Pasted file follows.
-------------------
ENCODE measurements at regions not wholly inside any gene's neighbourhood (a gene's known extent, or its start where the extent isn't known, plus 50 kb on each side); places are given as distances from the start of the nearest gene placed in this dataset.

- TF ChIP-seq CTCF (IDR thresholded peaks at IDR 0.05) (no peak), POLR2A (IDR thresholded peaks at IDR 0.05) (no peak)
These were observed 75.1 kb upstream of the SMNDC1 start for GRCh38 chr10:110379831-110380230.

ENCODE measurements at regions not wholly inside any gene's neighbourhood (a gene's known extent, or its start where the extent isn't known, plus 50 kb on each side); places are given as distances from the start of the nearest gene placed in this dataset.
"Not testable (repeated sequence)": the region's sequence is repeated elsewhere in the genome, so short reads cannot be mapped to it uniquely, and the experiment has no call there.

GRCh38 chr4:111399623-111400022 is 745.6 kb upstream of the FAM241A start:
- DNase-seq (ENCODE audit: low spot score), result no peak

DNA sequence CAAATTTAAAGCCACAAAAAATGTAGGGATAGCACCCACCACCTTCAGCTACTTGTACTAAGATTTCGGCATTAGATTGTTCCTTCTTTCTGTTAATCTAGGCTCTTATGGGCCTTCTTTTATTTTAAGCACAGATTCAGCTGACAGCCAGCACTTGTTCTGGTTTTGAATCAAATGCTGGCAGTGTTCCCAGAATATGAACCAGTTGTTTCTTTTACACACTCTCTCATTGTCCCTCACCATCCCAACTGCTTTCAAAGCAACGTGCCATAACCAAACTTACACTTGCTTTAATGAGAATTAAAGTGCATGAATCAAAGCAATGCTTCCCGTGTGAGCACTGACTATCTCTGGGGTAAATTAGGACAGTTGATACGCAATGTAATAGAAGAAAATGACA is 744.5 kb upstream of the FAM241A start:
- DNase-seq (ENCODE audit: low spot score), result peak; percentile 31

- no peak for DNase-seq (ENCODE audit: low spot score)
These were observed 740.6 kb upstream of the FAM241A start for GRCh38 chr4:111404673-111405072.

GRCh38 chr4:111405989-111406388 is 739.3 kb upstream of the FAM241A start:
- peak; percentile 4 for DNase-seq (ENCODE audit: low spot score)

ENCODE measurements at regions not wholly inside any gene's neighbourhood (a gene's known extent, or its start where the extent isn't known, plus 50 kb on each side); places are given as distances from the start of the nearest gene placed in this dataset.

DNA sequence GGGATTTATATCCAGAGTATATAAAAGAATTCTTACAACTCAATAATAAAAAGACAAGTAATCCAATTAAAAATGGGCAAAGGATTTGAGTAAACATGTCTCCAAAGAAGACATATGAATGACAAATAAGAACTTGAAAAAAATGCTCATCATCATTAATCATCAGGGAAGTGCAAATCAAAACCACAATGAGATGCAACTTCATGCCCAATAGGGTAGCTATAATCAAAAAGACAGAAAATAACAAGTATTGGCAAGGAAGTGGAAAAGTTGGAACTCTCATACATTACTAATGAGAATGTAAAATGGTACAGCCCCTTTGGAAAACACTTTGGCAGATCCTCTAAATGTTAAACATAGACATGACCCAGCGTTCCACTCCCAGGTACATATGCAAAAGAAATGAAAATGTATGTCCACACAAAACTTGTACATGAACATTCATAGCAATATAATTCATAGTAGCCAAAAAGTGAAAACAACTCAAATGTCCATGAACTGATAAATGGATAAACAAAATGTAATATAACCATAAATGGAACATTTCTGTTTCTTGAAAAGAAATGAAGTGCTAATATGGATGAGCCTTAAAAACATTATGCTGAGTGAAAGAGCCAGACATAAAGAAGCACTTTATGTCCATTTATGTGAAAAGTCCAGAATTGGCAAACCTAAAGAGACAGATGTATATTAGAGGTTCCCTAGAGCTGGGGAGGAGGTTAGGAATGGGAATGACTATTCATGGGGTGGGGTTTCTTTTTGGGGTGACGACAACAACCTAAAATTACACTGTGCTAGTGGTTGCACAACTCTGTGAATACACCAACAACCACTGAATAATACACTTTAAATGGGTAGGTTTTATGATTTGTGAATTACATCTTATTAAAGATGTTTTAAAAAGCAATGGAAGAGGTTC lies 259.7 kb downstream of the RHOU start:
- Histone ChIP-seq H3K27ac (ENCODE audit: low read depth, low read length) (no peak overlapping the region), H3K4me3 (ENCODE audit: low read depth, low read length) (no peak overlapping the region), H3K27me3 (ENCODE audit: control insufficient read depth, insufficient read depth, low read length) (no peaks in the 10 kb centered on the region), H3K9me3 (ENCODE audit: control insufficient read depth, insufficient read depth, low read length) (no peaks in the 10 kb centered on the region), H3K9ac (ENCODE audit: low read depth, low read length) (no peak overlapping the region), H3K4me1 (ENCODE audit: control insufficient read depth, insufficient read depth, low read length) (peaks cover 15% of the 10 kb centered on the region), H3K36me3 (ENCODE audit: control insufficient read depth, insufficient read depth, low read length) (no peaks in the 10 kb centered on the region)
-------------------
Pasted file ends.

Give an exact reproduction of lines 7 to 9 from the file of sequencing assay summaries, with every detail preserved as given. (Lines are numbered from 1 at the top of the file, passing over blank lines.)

- DNase-seq (ENCODE audit: low spot score), result no peak

DNA sequence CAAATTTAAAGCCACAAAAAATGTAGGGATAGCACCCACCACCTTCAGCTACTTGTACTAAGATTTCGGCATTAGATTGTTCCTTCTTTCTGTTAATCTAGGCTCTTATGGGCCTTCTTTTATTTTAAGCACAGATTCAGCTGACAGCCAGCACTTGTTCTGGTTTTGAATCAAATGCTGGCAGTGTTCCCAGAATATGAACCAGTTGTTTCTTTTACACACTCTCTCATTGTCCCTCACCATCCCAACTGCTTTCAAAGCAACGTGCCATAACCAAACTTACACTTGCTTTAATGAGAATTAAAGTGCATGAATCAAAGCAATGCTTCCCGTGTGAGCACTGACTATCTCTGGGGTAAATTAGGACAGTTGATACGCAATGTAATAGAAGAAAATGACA is 744.5 kb upstream of the FAM241A start:
- DNase-seq (ENCODE audit: low spot score), result peak; percentile 31